ship handling

Ships operation-Initial response to engine or steering gear trouble

When a vessel is not under command due to trouble with the Main engine or Steering Gear, the Officer of the Watch shall immediately take the following measures:

  • Stopping Engine (in case trouble of steering engine)

  • Alerting other vessels nearby (By means of lights for ‘Not Under Command,’ Whistle or VHF)
  • Reporting to the Master and Chief Engineer
  • Confirming the vessel Position
  • Estimating the Drifting Direction and Speed
Where the design of the steering gear permits, the second steering motor must always be in operation prior to any manoeuvring situation or where additional steering performance is required. The practice of good seamanship also dictates that both steering motors are to be kept on for prompt response and prudent risk reduction during passages in restricted waters.

Response To Engine Trouble

The Master shall take necessary measures in response to trouble in compliance with “Attention to Engine Trouble”

Use of engines

Use of the main engines when steering capability is not available may very helpful in changing the drift direction and speed or even in stopping the ship altogether.

Tests have shown the following:
With full, or emergency full, astern power it is possible to bring the stern of a single screw ship up into the weather. For a ship with the rudder jammed in a hardover position, careful ahead manoeuvring can keep the ship"s head into the weather.

The effect of propellor revolutions on a free flapping rudder is such that the rudder will generally go to the hard-to-starboard position with either ahead or astern revolutions and will stay there as long as the engine revolutions are maintained.

It is essential that personnel repairing a damaged or failed steering gear are warned before any engine movements are contemplated. The tendency of the rudder to go to a hardover position might be used to aid repairs by holding the rudder in one position even if this results in radical changes of heading.

When engine trouble occurs, the Master shall make an initial report to the Company. The Master shall report “Engine Trouble Report (Second & following reports)” to the Company. The extent of damages to the engine should be determined.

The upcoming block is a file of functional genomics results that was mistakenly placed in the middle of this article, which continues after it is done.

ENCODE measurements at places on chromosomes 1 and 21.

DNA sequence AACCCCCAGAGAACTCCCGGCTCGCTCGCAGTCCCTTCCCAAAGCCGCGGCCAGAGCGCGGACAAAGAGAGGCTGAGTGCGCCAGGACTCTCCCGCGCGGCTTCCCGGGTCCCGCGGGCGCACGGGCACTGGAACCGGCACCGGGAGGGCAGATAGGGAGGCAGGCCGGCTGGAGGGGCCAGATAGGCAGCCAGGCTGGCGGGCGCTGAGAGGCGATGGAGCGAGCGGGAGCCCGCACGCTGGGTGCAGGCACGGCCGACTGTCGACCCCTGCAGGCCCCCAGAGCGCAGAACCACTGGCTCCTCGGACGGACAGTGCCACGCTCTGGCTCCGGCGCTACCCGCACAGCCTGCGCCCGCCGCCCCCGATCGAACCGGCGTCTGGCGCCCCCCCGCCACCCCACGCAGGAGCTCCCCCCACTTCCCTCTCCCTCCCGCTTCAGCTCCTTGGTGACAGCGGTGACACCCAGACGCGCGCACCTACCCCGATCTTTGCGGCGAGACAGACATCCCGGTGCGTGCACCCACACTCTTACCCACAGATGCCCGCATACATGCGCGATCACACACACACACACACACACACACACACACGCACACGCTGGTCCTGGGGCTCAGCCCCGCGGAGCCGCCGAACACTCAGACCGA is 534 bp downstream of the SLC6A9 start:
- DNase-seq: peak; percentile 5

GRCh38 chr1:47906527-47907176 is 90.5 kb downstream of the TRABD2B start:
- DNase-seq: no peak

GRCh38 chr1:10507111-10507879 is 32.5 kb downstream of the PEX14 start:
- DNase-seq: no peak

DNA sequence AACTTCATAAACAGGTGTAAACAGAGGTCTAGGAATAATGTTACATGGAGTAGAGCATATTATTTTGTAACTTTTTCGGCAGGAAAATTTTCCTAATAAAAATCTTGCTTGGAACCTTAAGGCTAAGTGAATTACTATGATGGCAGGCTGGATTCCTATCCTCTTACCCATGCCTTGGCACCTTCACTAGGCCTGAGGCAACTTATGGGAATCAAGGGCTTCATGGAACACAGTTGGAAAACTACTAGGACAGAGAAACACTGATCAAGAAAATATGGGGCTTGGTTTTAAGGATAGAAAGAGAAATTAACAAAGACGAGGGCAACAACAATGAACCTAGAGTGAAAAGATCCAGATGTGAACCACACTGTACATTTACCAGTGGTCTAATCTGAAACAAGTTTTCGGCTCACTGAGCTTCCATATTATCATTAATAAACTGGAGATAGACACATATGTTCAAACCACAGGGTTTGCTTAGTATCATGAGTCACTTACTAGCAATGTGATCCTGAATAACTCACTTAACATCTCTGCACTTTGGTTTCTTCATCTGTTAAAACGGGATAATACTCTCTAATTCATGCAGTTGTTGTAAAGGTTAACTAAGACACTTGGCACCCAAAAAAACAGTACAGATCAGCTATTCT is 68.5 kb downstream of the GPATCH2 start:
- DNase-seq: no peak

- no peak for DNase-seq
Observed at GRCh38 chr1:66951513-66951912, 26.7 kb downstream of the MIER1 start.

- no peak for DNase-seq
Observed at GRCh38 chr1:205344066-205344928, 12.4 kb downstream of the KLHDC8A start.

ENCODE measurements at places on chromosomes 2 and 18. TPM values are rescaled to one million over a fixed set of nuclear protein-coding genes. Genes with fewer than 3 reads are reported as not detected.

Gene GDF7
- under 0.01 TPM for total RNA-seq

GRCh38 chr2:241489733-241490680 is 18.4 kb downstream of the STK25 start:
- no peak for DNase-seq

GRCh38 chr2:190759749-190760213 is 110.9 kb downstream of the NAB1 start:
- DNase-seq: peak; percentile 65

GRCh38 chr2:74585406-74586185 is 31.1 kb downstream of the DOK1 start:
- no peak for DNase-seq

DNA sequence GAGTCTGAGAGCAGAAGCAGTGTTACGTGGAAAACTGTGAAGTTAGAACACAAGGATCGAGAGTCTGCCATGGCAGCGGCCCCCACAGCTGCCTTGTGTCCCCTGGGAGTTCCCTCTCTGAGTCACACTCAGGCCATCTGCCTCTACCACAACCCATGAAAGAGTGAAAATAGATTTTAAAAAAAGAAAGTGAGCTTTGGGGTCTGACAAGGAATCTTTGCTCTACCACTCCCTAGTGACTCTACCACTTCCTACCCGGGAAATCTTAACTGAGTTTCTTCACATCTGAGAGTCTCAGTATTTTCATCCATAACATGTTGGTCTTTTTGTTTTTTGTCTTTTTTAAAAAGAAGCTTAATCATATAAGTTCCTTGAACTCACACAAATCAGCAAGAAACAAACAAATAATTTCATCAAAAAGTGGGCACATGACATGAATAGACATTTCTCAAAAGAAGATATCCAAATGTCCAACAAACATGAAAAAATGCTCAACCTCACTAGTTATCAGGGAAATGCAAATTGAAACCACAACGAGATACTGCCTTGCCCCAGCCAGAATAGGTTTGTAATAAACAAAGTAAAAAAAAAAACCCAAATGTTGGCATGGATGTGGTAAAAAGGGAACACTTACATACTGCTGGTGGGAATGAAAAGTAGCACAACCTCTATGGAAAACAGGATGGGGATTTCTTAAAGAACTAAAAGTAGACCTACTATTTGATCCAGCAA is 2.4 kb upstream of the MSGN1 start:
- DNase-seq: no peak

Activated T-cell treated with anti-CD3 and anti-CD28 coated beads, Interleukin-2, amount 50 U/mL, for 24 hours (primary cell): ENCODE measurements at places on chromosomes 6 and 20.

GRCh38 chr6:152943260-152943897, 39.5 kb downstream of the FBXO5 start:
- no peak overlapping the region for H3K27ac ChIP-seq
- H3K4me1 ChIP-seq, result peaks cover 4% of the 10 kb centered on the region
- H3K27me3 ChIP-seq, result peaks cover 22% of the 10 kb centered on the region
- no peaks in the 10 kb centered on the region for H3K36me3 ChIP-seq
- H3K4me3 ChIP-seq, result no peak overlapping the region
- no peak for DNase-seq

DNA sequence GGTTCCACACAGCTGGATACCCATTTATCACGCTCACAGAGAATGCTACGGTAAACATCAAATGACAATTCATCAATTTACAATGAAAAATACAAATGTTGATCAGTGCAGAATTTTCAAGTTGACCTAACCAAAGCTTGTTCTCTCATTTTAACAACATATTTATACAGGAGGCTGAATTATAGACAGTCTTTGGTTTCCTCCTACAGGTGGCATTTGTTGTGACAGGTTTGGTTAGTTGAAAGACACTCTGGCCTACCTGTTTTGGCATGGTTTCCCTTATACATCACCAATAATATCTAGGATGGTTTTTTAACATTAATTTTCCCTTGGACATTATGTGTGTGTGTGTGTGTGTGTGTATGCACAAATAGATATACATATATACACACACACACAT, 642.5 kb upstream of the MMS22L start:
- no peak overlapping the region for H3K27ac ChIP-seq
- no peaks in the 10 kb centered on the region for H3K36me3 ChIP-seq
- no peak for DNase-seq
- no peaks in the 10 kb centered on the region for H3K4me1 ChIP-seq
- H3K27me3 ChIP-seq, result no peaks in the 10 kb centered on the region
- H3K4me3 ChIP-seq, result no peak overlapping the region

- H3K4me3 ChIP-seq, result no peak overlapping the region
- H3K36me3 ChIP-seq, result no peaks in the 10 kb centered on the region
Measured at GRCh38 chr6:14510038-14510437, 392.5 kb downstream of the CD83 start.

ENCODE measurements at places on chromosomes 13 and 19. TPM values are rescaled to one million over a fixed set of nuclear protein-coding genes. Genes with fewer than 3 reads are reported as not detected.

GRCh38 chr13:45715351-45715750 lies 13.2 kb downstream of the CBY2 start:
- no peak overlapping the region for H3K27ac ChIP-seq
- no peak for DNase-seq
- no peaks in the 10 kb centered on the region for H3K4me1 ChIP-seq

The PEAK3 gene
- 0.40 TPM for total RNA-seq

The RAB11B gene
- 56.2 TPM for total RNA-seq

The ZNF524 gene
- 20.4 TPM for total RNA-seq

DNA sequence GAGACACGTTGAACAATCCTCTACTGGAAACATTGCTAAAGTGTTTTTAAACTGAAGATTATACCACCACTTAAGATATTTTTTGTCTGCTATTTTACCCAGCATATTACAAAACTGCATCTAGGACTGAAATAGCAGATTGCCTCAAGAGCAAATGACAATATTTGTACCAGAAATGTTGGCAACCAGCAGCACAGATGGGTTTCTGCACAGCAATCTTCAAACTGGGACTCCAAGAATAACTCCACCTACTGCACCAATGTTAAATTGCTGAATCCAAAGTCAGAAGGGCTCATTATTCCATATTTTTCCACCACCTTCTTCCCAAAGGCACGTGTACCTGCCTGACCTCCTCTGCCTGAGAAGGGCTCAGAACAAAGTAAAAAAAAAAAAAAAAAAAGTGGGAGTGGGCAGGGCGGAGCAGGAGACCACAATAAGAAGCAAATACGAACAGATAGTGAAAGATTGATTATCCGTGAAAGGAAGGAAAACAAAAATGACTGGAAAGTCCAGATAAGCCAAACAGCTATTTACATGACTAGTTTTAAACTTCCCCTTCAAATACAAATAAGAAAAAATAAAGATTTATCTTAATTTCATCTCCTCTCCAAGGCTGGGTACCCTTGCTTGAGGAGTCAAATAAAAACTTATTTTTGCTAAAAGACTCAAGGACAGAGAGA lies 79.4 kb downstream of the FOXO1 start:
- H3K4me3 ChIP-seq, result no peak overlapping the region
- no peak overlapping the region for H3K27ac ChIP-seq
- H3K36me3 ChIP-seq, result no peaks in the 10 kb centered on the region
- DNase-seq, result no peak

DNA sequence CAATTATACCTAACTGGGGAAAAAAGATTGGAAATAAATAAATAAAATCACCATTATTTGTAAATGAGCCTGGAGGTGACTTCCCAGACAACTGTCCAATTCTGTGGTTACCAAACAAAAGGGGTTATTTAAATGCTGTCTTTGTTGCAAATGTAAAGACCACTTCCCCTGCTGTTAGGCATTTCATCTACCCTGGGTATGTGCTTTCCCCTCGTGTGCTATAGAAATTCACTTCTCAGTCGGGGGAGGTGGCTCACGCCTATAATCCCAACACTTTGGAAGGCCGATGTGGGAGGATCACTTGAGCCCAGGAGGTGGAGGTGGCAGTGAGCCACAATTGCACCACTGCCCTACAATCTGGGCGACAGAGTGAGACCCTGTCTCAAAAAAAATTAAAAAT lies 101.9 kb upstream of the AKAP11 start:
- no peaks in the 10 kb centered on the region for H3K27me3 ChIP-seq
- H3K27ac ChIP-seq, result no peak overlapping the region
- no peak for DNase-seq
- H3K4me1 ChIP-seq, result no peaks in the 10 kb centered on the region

Masters and deck officers to be aware that responsibilities of the Bridge Team are not alleviated once the pilot embarks the vessel. The Master and deck officers must remain fully vigilant to the vessel’s position at all times in relation to the passage plan.

Steering failure & contingency plans

The passage plan must be approved and signed by the Master and although much of what will have been pre-planned may have to be changed after embarking the pilot, this in no way detracts from the need to mark out in advance where the ship must not go, or to give initial warning that the ship is standing into danger. Particular attention to detail must be made to meteorological conditions, latest weather forecasts, tidal data, UKC calculations , emergency abort points, locations where tugs are to be met and the use of parallel indexing.

Attention is drawn to the following extract from IMO Resolution A 285 (VIII):

“Despite the duties and obligations of a Pilot, his presence on board does not relieve the Officer of the Watch from his duties and obligations for safety of the ship. He should co-operate closely with the Pilot and maintain an accurate check on the vessel’s position and movements. If he is in any doubt as to the Pilot’s actions or intentions, he must seek clarification from the Pilot and if doubt still exists, he is to notify the Master immediately and take whatever action is necessary before the Master arrives.”

In summary, if the Master / Officer of the watch do not receive what he considers to be a satisfactory response from the Pilot, he must immediately take over the direct control of the vessel until he is satisfied that the vessel is back on her intended track or until the vessel is in a safe position.

Strong Bridge Team culture onboard aids with the elimination of one-man errors and assists with maintaining situational awareness. To encourage this culture, all deck officers attend a shore-based BTM refresher course every 36 months. If this is not the case onboard your vessels then please bring it to the attention of your DPA.

Report to External Body

When it is likely that safety of navigation will be impaired by a failure to the Steering gear, Propeller, Power generator system, etc., or when it is feared that oil could be discharged unintentionally, the Master shall immediately inform the nearest coastal station or Coast Guard station.

A Bell book must be used to record significant information pertaining to the vessel’s movements. There should be sufficient facts to be able to reconstruct the passage.

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Oil tanker golden victory at sea is merely an informational site about various aspects of ships operation,maintenance procedure, prevention of pollution and many safety guideline. The procedures explained here are only indicative, not exhaustive in nature and one must always be guided by practices of good seamanship. User feedback is important to update our database.For any comments or suggestions please Contact us

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